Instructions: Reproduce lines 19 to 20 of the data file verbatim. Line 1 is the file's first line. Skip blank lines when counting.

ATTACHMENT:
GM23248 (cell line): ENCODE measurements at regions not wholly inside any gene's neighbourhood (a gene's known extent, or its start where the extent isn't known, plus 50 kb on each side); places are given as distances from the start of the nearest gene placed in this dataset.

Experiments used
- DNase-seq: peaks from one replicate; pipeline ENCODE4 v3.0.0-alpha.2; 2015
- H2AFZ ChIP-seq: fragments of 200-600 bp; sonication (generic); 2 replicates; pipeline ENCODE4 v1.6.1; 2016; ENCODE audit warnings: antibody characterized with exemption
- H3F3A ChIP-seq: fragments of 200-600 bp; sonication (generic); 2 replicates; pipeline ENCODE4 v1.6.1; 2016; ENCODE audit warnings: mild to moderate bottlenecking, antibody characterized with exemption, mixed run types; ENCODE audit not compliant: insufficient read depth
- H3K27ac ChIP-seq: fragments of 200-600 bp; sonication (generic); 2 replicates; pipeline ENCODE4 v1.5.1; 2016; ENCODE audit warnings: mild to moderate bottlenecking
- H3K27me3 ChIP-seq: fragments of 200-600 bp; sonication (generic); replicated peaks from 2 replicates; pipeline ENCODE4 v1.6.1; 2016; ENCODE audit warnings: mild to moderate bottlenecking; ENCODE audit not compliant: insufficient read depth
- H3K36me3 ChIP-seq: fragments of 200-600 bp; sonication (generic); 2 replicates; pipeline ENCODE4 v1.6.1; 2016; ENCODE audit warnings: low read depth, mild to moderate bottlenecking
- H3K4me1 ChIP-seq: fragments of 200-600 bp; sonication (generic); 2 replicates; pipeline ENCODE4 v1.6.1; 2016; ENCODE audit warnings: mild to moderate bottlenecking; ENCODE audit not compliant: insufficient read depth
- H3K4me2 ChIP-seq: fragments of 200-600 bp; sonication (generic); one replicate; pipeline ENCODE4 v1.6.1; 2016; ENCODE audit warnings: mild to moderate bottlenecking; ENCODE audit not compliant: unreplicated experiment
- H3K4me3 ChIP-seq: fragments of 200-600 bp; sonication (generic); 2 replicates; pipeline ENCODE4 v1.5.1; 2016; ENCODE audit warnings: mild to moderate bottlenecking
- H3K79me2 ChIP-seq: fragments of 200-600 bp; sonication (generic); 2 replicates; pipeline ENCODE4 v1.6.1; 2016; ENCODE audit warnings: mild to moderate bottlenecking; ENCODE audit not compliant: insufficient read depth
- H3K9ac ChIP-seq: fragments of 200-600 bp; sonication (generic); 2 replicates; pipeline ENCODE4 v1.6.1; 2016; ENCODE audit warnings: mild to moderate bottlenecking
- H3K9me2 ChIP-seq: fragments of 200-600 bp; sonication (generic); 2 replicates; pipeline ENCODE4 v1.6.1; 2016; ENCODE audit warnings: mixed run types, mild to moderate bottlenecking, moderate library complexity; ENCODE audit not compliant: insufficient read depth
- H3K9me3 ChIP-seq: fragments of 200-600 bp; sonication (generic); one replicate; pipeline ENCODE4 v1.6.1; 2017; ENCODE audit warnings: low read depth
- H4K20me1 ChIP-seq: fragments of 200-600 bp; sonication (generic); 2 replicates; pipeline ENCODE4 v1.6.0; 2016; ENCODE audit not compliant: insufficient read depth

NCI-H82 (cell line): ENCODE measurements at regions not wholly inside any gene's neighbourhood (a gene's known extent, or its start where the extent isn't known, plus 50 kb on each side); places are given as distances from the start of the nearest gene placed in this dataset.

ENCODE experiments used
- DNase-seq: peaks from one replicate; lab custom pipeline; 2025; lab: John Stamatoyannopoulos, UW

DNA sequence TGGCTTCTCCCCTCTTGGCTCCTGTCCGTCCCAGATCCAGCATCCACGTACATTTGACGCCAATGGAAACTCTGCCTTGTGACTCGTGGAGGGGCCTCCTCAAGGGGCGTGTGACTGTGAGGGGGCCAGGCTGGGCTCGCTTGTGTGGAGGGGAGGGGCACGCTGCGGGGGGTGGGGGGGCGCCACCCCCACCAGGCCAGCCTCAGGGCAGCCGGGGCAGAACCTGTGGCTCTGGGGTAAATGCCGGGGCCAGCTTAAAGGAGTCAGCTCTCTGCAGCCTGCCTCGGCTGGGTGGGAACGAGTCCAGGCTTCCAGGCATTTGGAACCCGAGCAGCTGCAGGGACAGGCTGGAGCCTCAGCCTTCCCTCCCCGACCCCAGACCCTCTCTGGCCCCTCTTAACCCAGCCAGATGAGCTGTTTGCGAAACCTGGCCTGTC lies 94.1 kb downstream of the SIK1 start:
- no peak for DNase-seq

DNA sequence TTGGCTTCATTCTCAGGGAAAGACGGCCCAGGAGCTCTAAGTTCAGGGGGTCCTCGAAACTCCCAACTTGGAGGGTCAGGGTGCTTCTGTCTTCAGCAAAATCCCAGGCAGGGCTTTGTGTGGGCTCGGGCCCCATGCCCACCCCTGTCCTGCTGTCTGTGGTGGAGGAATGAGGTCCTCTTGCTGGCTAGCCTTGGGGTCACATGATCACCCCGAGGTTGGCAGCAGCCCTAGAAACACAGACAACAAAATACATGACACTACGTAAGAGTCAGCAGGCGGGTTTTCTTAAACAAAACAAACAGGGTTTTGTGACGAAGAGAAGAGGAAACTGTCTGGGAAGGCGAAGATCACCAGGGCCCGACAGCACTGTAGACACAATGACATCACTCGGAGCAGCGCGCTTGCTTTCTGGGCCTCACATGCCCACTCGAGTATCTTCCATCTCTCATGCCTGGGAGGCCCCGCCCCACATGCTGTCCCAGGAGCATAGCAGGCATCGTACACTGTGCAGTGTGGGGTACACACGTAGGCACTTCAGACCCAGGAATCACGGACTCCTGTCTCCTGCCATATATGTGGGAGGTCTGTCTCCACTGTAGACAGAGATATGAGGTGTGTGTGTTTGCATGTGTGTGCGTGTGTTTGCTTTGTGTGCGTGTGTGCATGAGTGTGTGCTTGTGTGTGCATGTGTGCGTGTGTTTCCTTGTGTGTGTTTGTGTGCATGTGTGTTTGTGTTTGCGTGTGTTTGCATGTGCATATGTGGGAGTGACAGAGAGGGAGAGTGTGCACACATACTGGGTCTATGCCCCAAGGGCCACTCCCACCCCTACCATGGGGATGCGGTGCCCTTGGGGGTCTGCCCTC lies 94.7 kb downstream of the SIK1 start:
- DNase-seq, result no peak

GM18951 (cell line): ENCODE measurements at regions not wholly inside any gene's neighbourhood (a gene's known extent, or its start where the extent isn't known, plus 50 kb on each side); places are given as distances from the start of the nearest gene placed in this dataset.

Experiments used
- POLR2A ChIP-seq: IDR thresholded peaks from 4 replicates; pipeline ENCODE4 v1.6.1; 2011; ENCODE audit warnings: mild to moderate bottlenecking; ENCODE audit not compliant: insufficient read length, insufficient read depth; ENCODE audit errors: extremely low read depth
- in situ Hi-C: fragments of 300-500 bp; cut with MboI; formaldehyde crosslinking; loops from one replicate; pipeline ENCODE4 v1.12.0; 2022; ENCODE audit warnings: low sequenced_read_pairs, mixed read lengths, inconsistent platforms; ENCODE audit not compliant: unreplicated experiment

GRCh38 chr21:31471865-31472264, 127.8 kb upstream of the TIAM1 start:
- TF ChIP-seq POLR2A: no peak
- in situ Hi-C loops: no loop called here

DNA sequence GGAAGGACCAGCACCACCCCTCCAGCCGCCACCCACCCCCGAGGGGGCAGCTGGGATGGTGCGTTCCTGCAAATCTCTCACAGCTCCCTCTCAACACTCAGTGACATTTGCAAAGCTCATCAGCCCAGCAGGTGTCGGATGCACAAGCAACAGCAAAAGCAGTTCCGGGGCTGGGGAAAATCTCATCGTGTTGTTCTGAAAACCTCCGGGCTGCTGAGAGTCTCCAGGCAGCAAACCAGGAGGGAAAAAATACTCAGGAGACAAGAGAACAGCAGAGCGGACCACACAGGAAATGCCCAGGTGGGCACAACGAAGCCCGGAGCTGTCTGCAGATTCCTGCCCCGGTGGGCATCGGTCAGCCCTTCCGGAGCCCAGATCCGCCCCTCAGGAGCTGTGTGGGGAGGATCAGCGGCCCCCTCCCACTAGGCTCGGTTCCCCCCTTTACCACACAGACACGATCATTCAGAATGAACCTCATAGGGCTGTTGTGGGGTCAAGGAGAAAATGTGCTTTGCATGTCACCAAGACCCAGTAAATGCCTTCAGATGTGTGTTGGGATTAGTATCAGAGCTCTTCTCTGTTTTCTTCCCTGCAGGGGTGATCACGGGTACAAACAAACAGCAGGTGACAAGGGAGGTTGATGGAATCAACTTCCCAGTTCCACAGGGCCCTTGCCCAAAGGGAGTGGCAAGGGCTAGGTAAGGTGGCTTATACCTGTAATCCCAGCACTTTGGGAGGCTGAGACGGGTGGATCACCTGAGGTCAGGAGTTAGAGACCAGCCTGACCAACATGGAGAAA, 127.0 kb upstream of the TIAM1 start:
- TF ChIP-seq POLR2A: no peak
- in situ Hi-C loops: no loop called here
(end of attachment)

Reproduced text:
- DNase-seq: peaks from one replicate; lab custom pipeline; 2025; lab: John Stamatoyannopoulos, UW

DNA sequence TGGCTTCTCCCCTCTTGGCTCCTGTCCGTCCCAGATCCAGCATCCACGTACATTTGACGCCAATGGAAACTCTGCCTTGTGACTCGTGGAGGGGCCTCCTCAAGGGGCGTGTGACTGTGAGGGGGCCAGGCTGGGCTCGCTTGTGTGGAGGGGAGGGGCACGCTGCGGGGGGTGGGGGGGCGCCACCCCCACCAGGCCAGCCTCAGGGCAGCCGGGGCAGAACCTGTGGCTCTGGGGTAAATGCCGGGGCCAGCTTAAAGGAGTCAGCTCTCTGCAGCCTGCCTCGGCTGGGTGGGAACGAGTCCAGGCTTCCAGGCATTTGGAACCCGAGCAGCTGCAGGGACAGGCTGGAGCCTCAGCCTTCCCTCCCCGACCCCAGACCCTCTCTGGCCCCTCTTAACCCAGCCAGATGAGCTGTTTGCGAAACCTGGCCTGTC lies 94.1 kb downstream of the SIK1 start: